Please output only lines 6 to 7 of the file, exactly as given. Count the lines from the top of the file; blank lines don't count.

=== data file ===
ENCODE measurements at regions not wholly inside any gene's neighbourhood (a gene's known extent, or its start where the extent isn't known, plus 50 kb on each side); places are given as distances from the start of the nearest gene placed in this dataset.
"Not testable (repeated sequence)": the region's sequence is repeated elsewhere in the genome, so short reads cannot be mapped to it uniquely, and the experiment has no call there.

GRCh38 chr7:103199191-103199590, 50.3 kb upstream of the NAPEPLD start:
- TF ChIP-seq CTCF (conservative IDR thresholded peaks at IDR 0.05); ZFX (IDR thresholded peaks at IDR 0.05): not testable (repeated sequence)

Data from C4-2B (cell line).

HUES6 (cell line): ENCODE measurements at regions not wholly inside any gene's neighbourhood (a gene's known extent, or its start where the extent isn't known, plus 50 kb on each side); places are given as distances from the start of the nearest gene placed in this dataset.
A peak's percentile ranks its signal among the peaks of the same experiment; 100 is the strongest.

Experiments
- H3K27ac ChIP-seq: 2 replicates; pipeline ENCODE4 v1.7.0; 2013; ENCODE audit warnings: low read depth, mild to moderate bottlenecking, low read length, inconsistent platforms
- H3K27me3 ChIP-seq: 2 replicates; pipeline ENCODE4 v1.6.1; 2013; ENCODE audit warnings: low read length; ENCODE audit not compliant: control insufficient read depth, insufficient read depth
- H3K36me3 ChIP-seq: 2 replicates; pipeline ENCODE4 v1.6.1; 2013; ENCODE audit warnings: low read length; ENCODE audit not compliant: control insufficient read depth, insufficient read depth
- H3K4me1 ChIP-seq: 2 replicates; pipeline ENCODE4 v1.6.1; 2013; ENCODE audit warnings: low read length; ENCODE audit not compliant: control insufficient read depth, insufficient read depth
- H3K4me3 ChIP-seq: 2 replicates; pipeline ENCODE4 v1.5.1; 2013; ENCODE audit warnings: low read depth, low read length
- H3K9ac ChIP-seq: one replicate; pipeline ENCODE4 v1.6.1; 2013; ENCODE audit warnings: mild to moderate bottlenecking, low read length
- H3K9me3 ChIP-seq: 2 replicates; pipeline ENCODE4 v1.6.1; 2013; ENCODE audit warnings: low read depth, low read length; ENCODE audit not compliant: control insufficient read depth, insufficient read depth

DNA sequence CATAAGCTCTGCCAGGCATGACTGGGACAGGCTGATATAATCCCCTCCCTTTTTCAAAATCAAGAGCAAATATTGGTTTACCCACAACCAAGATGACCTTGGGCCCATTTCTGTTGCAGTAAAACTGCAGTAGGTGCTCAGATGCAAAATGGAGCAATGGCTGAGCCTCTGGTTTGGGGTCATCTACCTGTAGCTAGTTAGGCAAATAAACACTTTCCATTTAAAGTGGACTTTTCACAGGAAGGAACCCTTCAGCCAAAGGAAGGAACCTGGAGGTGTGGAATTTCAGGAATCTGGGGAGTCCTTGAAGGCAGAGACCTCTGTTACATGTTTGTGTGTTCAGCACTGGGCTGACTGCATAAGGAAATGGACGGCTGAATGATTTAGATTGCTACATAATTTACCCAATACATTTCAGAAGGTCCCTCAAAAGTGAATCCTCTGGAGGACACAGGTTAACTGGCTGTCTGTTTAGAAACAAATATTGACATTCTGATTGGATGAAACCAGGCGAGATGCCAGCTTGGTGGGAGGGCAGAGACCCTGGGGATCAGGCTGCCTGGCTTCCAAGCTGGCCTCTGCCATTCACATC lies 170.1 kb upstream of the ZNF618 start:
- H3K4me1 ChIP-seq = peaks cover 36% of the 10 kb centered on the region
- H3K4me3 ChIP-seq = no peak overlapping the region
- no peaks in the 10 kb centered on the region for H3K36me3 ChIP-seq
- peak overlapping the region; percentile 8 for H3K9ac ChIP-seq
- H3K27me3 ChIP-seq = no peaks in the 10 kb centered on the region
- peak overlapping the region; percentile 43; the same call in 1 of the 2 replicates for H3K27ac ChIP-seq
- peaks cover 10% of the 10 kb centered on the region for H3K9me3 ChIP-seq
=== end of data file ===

HUES6 (cell line): ENCODE measurements at regions not wholly inside any gene's neighbourhood (a gene's known extent, or its start where the extent isn't known, plus 50 kb on each side); places are given as distances from the start of the nearest gene placed in this dataset.
A peak's percentile ranks its signal among the peaks of the same experiment; 100 is the strongest.